Where’s the euphoria? Are Boris Johnson and Michael Grove doing leps and yips inside but showing the world their sober face, in case people might see them as power-hungry fanatics gloating in victory? Or are they in fact genuinely a bit scared at the monster they’ve created, which threatens to run havoc through Britain, including putting at risk the composition of the UK itself? Hard to say – I’d lean towards the first, given the monstrous egos of both men.
Meanwhile, the word this morning is that Nicola Sturgeon figures the Scottish Assembly must give its imprimatur to the BREXIT referendum result, and she won’t be encouraging her members to do any such thing. What applies to Scotland may well apply here too. Mike Nesbitt and Colum Eastwood were both on TV this morning, making noises that suggest the Stormont Assembly also has a say. In fact, we were told that the Westminster parliament could vote on the referendum results and, if they defeated the motion, then bingo! The crisis wouldn’t have got off the ground.
Except that it’d look odd for the Mother Parliament to dance to the tune played by a regional assembly, much less to fly in the face of public opinion in the form of the referendum result. That said, there may well be those who voted BREXIT would welcome the chance to change their minds.
One thing is out in the open: Nicola Sturgeon seems intent on holding another Scottish independence referendum. Yeah, you say, and the Scots will bottle it again. They always do when it comes down to the wire. And you could be right. But consider this. A poll in the Sunday Post, which is a fairly conservative newspaper with a readership mainly of older people, has just reported that 59% of its readers would vote Yes in a second independence referendum. The Sunday Herald, which would have a younger readership profile, reports that 80% would vote Yes. And the Daily Record, which was opposed to Scottish independence last time out, has declared that were a second referendum held, it would recommend a Yes to Scottish independence.
It’s no exaggeration to describe the BREXIT outcome as a political bomb-shell. As Gerry Adams tweeted shortly after the results were announced: ‘Interesting times’.
Seems England went on a bender, got absolutely smashed, woke up wondering who was in the bed with them, rushed out to the nearest NHS Special Clinic, whose staff panicked and is trying to storm the Channel Tunnel and beg for asylum in France.
I’ve just been watching a Sunday afternoon, relaxed home interview on Sky News with Michael Heseltine.
Sitting comfortably in his warm rural mansion, with an ordnance survey map of his land on the wall behind him, he pontificates to working class people, about the perils of the exit.
I rest my case.
Jim Sillars, former SNP, campaigner for a brexit, stated the day before the vote that Nicola sturgeon hadn’t got a mandate to call a referendum in the event of a brexit. In her last manifesto it was merely stated that in the event of a brexit, a 2nd referendum ‘could be considered’. Thus the SNP were elected on that manifesto. They can’t go to Downing Street and say they have a mandate. A new general election would have to happen to obtain that mandate. Bottom line is Downing Street don’t have to grant her demand………that’s unless Downing Street want to of course, but that’s another matter.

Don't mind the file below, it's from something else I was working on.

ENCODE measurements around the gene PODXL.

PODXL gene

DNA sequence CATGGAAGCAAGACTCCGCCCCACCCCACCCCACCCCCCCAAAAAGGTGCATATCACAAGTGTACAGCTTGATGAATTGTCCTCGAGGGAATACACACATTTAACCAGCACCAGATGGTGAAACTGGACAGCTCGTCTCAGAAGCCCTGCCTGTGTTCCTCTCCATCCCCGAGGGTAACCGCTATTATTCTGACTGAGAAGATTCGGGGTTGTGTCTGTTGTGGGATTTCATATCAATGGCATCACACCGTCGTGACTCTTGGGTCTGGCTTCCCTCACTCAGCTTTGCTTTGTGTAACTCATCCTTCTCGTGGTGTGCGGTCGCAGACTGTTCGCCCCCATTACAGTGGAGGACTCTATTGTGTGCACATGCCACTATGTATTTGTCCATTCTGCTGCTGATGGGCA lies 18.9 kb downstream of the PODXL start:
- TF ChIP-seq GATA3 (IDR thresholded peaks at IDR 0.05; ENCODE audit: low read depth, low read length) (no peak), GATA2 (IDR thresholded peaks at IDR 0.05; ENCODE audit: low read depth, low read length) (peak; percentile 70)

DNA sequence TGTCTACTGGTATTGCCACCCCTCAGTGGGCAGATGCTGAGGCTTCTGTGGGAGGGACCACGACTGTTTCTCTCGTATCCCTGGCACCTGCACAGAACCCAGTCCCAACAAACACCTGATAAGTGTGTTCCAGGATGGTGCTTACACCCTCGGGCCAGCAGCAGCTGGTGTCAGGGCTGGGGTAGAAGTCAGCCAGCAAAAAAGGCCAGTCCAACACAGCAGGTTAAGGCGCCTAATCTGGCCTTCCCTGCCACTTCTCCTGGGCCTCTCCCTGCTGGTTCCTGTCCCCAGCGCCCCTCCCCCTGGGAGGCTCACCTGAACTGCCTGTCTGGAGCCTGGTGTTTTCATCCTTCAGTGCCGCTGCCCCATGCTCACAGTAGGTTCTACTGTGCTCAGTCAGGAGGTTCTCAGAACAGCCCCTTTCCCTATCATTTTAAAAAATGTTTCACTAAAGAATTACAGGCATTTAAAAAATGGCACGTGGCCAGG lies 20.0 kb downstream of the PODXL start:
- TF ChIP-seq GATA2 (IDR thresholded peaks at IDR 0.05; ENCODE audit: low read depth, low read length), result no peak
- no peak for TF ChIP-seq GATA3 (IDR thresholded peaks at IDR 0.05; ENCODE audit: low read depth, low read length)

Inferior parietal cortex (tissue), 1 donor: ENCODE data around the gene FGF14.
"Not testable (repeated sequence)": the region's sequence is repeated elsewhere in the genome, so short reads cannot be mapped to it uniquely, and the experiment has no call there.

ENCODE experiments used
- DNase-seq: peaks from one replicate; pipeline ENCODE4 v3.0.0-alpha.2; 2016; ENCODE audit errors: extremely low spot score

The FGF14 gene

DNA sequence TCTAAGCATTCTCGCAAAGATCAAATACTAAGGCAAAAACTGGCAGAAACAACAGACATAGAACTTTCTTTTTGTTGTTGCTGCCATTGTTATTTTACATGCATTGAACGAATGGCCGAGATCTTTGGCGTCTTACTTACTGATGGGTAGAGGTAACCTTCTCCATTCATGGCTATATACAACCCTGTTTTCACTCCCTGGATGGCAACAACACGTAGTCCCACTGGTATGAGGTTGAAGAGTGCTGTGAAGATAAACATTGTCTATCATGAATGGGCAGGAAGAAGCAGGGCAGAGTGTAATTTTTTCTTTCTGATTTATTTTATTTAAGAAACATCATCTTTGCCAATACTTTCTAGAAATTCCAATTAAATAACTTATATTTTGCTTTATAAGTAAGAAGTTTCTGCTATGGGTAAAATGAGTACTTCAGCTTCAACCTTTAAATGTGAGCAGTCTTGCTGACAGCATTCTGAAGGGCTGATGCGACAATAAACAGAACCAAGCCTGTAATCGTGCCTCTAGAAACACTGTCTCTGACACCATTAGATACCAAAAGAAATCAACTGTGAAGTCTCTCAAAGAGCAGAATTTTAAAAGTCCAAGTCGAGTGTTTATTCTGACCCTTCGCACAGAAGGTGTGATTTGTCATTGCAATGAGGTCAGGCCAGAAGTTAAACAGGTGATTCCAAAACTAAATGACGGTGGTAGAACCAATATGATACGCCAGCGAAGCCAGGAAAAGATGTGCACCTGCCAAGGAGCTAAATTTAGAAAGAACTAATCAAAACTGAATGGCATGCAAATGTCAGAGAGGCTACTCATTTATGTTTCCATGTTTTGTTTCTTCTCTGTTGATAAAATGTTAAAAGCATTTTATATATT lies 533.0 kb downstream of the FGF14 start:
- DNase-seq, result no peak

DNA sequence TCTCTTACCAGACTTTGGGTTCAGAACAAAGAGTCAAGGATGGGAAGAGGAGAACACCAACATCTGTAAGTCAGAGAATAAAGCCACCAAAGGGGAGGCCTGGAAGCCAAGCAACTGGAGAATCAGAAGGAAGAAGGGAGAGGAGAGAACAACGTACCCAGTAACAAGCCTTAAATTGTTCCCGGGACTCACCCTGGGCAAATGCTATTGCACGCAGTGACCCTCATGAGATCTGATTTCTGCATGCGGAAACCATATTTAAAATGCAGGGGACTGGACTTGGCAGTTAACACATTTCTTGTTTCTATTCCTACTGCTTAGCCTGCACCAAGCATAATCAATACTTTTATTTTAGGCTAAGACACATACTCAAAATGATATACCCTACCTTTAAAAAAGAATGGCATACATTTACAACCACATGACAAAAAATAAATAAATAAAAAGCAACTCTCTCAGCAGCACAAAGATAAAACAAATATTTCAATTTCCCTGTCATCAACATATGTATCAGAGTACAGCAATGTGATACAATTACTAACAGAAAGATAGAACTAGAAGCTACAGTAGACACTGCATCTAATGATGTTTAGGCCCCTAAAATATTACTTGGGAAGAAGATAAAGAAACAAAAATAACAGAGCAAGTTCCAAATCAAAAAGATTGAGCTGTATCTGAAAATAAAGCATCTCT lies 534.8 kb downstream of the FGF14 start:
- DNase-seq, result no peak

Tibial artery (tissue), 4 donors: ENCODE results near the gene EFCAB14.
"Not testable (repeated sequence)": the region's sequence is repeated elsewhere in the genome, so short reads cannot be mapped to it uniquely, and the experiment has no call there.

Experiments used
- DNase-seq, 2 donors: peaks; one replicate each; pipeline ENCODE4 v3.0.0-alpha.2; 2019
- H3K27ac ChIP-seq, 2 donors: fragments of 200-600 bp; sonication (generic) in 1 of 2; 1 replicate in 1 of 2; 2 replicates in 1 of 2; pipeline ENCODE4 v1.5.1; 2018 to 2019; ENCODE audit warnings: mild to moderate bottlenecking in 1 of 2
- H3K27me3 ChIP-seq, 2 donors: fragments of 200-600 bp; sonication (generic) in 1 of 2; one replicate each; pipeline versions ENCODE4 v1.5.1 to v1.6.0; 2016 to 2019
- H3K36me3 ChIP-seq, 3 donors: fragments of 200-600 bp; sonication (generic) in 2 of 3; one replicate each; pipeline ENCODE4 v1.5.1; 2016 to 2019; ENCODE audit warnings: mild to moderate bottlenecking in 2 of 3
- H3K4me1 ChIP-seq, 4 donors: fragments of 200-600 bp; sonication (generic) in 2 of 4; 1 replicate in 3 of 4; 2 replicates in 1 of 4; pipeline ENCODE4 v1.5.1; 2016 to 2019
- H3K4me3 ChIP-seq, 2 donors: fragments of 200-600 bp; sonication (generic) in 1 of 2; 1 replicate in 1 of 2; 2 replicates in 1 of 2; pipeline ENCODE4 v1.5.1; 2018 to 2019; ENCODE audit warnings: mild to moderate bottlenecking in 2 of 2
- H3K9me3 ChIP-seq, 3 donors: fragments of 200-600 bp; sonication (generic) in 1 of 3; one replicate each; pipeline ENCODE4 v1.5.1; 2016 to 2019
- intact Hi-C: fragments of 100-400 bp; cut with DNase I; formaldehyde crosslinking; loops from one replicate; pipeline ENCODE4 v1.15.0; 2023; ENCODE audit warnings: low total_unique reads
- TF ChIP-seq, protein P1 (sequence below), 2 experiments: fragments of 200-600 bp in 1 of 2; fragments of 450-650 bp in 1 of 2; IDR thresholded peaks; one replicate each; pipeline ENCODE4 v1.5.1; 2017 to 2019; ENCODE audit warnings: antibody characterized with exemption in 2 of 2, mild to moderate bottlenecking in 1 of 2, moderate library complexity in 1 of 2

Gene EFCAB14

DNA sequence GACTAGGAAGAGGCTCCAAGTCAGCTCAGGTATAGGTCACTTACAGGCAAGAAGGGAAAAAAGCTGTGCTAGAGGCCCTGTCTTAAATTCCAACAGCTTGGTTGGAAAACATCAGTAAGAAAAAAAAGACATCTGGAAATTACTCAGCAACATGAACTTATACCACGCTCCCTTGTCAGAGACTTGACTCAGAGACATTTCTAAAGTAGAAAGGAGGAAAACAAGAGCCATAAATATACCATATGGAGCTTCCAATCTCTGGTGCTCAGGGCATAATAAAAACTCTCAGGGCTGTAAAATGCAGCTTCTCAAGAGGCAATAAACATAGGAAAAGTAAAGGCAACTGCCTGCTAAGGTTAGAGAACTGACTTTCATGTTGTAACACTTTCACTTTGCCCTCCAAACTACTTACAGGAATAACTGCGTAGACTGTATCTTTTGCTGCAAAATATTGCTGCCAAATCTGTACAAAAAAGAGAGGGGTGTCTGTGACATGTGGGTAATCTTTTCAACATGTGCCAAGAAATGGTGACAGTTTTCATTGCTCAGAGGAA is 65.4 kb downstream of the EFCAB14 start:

I’ve never seen so many smacked are faces after a victory.
Priceless seeing Máirtín Ó Muilleoir on BBC NI this morning lecturing Theresa on her irresponsiblity – and herself looking like she had just been caught with her fingers in the till.
Fintan O’Toole writing in the Guardian (24.6.16) described the Good Friday Agreement as:
“…the greatest modern achievement of British diplomacy…”
He went on to state that:
“English nationalists have placed a bomb under the peace process…I never imagined then that I would ever feel bitter about England again. But I do feel bitter now, because England has done a very bad day’s work for Ireland. It is dragging Irish history along in its triumphal wake, like tin cans tied to a wedding car.
All but a few diehards had learned to live with the partition of the island of Ireland…”
Perhaps Mr O’Toole ought to reflect on the role played by others in the negotiations that led to the Good Friday Agreement and the fact that it was the threat of more guns and gunboats that forced many people to live with partition. Comments about partition made by Mary Lou McDonald were also hastily stifled today, during RTÉ’s, The Week In Politics.
Emotional reactions, Trump soundbites and turmoil in the Labour Party are poor substitutes for a proper analysis of the thinking that led to the spectacular failure of Turf Accountants to back Brexit. It would also be interesting to know how many individuals have been killed or maimed in the Middle East since Hilary Benn spoke in support of air strikes in Syria in 2015.
It remains a fact that thousands of individuals resent austerity measures being imposed throughout Europe by faceless, unelected bureaucrats. Citizens and some Trade Union leaders, remain disillusioned with a range of political leaders and more importantly are prepared to challenge political orthodoxy and vote for alternative political leaders and structures. It is refreshing to hear and see Ms Sturgeon articulate the issue of sovereignty and democratic accountability in Scotland with a sense of urgency and determination.
Cometh the hour, cometh the woman.
would someone please ask Martin mc Guinness if he would like the queen of england to pay his massive sallary in sterling or euros?
typo “Ive never seen so many smacked arse faces after a victory.”
Scottish media are upping the ante in the hope of rowing in the brexit camp. They’ll calm down once the picture becomes more clear – I.e access to free market and free movement are signed up to.
You have a sensible head Cal
England are in a position of strength and in time it will become clear who the nugget heads are